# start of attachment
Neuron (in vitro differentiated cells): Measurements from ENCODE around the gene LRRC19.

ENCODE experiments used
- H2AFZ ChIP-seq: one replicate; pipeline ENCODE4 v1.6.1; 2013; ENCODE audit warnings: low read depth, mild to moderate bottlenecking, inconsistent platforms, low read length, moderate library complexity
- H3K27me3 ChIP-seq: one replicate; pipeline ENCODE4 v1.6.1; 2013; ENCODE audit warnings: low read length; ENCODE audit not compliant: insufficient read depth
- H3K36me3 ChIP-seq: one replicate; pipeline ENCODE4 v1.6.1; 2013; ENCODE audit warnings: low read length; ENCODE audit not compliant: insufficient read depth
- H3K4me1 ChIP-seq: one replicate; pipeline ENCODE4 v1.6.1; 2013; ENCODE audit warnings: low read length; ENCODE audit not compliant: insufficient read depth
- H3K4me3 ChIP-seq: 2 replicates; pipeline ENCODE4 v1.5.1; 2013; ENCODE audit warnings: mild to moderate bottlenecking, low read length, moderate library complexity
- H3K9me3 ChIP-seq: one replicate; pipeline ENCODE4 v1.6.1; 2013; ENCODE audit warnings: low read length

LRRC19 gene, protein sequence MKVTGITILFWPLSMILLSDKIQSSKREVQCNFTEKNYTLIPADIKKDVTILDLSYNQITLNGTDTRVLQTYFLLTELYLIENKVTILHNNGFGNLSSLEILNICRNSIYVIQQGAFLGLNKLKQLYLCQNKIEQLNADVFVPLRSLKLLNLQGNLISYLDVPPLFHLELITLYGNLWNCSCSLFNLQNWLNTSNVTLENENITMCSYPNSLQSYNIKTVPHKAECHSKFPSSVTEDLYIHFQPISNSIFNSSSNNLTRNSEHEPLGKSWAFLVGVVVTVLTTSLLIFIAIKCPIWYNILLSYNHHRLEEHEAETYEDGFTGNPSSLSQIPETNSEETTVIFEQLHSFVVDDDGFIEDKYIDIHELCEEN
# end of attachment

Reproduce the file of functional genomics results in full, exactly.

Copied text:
Neuron (in vitro differentiated cells): Measurements from ENCODE around the gene LRRC19.

ENCODE experiments used
- H2AFZ ChIP-seq: one replicate; pipeline ENCODE4 v1.6.1; 2013; ENCODE audit warnings: low read depth, mild to moderate bottlenecking, inconsistent platforms, low read length, moderate library complexity
- H3K27me3 ChIP-seq: one replicate; pipeline ENCODE4 v1.6.1; 2013; ENCODE audit warnings: low read length; ENCODE audit not compliant: insufficient read depth
- H3K36me3 ChIP-seq: one replicate; pipeline ENCODE4 v1.6.1; 2013; ENCODE audit warnings: low read length; ENCODE audit not compliant: insufficient read depth
- H3K4me1 ChIP-seq: one replicate; pipeline ENCODE4 v1.6.1; 2013; ENCODE audit warnings: low read length; ENCODE audit not compliant: insufficient read depth
- H3K4me3 ChIP-seq: 2 replicates; pipeline ENCODE4 v1.5.1; 2013; ENCODE audit warnings: mild to moderate bottlenecking, low read length, moderate library complexity
- H3K9me3 ChIP-seq: one replicate; pipeline ENCODE4 v1.6.1; 2013; ENCODE audit warnings: low read length

LRRC19 gene, protein sequence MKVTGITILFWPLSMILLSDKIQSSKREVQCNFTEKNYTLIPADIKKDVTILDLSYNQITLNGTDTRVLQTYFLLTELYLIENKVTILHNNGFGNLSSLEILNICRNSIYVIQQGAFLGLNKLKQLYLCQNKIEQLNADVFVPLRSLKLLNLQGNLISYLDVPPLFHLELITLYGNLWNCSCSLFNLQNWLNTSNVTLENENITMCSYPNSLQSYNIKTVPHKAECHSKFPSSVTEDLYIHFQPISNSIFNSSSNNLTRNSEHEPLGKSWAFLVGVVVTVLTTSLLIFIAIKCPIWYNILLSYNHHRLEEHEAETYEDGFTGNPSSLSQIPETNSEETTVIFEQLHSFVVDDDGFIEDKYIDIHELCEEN